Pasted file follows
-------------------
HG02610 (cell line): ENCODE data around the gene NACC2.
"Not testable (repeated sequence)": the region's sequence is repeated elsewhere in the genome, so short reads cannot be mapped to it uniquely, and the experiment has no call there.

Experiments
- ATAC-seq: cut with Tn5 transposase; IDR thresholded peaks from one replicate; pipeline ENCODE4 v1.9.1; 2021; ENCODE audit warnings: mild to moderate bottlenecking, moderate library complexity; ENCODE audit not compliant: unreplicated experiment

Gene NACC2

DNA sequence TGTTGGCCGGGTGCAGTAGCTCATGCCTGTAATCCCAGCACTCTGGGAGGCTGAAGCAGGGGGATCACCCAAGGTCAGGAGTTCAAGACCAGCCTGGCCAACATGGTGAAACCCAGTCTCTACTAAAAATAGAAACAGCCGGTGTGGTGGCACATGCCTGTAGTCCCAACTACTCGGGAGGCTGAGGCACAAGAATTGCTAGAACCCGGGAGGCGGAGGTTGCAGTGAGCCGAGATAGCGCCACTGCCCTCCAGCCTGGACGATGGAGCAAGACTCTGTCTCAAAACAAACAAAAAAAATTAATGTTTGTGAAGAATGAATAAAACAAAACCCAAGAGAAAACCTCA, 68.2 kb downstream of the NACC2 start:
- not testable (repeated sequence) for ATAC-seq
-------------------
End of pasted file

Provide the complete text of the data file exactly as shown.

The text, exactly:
HG02610 (cell line): ENCODE data around the gene NACC2.
"Not testable (repeated sequence)": the region's sequence is repeated elsewhere in the genome, so short reads cannot be mapped to it uniquely, and the experiment has no call there.

Experiments
- ATAC-seq: cut with Tn5 transposase; IDR thresholded peaks from one replicate; pipeline ENCODE4 v1.9.1; 2021; ENCODE audit warnings: mild to moderate bottlenecking, moderate library complexity; ENCODE audit not compliant: unreplicated experiment

Gene NACC2

DNA sequence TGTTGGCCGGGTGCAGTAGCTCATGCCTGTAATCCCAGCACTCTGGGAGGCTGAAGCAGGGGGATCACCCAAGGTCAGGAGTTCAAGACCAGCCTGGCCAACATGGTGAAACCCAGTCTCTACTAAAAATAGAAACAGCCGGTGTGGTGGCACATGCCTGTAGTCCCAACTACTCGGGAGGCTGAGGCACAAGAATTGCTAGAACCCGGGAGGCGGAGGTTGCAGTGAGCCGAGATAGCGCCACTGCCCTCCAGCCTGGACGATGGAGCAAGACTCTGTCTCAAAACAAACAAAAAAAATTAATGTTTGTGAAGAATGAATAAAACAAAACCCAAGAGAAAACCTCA, 68.2 kb downstream of the NACC2 start:
- not testable (repeated sequence) for ATAC-seq